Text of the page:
1633 – Samuel Pepys, English diarist and member of Parliament; the detailed diary he kept during the 1660s was first published in the 19th century and is one of the most important historical sources on the English Restoration period, including eyewitness accounts of such events as the Great Plague and the Great Fire of London.
1787 – Emma Hart Willard, American author, educator, and women’s rights activist.
1868 – W.E.B. duBois, American author, editor, autobiographer, professor, sociologist, historian, and civil-rights activist whose best known work is The Souls of Black Folk.
1873 – Liang Qichao, Chinese writer, historian, journalist, translator, philosopher, and reformist.
1877 – Frederic L. Paxson, Pulitzer Prize-winning American author, historian, and professor.
1899 – Erich Kästner, German author, poet, satirist, children’s writer, and screenwriter.
1904 – William M. Shirer, National Book Award-winning American journalist, broadcaster, and historian whose best-known book was The Rise and Fall of the Third Reich.
1937 – Amina Haider al-Sadr (also known as Bint al-Huda al-Sadr, Iraqi writer, educator, and political activist who in 1980 was executed by Saddam Hussein, along with her brother, Ayatullah Sayyid Mohammad Baqir al-Sadr.
1937 – Claude Brown, American novelist, autobiographer, and sociologist whose best known book is Manchild in the Promised Land.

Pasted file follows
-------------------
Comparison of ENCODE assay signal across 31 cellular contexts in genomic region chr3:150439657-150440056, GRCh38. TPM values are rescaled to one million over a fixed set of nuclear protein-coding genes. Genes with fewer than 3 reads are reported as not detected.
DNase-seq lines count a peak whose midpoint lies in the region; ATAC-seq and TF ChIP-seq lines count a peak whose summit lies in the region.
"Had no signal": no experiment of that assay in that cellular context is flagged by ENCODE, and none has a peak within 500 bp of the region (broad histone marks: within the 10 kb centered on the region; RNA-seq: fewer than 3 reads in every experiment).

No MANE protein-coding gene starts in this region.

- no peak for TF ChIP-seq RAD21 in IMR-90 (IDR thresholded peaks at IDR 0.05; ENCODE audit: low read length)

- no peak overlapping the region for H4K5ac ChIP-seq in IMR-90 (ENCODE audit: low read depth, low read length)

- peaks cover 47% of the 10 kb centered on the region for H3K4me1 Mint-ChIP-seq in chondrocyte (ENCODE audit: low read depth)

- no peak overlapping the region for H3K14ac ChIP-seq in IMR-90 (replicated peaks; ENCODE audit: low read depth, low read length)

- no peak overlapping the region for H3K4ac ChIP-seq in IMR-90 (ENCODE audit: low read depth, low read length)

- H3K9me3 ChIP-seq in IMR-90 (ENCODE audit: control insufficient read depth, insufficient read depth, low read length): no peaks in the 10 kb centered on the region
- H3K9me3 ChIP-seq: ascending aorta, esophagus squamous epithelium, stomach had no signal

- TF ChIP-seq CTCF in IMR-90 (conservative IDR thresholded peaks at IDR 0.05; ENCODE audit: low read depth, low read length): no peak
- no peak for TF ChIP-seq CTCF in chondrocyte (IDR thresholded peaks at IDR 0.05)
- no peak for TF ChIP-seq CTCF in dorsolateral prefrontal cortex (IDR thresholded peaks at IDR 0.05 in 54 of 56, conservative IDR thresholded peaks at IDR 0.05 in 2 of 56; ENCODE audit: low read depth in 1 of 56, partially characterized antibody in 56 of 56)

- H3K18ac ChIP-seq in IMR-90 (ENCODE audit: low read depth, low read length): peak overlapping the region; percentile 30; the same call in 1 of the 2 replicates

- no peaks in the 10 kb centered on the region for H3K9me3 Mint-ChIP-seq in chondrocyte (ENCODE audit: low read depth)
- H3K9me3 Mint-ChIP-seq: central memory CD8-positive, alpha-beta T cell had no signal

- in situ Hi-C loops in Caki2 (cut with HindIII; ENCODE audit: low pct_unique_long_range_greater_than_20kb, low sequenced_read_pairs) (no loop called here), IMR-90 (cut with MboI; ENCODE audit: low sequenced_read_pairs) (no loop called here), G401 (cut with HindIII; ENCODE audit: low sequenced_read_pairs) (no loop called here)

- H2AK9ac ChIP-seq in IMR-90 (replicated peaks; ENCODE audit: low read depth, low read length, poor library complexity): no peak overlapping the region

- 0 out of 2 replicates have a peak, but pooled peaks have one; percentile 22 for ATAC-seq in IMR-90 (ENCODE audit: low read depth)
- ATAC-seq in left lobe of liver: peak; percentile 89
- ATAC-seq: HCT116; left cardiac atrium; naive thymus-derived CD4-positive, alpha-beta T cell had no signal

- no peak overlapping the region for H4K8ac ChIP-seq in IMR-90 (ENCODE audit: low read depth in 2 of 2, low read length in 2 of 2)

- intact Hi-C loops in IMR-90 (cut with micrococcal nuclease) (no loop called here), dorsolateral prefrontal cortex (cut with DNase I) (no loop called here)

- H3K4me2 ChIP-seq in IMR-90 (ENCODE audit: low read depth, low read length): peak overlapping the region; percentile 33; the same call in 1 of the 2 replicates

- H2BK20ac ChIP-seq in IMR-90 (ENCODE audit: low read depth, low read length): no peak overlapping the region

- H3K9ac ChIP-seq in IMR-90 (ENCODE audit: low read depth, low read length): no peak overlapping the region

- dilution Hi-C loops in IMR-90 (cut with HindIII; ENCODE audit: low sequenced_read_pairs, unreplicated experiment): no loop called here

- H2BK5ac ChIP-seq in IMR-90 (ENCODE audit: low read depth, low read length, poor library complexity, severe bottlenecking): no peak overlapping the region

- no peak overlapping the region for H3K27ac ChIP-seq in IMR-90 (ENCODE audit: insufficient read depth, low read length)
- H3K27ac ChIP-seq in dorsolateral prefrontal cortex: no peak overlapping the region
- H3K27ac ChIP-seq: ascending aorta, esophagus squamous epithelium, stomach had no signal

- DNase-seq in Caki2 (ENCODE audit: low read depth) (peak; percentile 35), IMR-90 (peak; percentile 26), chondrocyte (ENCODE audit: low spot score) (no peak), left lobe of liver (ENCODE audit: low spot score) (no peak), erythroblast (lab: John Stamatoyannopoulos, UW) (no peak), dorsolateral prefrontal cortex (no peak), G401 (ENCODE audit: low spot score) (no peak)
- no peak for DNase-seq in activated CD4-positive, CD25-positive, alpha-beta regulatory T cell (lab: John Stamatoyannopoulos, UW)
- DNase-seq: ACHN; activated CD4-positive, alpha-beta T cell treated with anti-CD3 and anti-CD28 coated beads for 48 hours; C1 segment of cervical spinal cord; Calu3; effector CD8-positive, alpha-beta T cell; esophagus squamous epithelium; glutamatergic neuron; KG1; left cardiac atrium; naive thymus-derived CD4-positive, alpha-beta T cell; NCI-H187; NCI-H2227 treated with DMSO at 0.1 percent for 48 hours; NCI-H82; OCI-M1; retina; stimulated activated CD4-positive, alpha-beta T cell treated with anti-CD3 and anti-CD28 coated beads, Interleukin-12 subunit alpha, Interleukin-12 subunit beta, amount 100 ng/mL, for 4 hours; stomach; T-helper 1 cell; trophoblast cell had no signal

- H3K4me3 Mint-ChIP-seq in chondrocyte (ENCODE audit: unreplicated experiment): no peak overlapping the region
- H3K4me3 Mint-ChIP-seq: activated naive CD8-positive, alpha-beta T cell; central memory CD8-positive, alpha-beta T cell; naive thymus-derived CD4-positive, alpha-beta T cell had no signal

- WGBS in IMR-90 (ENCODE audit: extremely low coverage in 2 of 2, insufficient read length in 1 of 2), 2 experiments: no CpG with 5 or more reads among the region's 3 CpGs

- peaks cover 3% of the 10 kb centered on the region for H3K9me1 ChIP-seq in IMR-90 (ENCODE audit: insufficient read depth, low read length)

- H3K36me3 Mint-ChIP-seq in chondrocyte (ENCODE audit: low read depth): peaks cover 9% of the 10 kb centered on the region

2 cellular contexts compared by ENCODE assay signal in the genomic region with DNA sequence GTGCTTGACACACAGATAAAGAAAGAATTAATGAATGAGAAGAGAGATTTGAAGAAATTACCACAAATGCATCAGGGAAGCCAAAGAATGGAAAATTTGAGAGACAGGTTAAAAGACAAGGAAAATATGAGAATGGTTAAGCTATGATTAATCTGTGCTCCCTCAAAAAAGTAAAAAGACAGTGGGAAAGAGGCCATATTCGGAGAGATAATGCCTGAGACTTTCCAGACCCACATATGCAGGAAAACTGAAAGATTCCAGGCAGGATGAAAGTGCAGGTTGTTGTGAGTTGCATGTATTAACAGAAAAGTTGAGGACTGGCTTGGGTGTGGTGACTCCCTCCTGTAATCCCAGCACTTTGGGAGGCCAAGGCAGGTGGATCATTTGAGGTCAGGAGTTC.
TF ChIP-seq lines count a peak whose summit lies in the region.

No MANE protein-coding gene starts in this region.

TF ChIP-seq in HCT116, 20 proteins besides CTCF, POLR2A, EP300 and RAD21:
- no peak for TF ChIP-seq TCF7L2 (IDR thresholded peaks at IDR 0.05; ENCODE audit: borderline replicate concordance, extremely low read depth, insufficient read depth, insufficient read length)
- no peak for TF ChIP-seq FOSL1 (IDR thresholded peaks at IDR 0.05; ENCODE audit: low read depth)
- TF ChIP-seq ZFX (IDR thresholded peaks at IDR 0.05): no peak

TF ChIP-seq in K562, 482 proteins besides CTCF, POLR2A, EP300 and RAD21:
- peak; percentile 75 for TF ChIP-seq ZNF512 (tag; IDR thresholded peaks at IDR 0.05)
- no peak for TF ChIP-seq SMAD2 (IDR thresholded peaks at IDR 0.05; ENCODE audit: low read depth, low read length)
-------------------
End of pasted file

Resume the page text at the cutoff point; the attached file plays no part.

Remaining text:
1942 – Haki R. Madhubuti (born Don Luther Lee), African-American poet, essayist, critic, and publisher who founded Third World Press and was a key member of the black arts movement.
1944 – John Sandford (pen name of John Roswell Camp), Pulitzer Prize-winning American journalist and bestselling author of thrillers.
1944 – Bernard Cornwell, British author of historical novels, contemporary thrillers, and history.
1950 – Rebecca Newberger Goldstein, American novelist, philosopher, writer, biographer, classical scholar, and philosopher, who writes both fiction and nonfiction, often centered around science and philosophical rationalism.
1953 – Walter Wick, American artist and photographer known for his intricate photographs in the I Spy series of picture books for children.
1967 – Anupama Chopra, Indian author, journalist, film critic, and director of the MAMI Mumbai Film Festival.
1968 – Sonya Hartnett, Australian novelist, young-adult author and children’s writer who has been called, “the finest Australian writer of her generation.”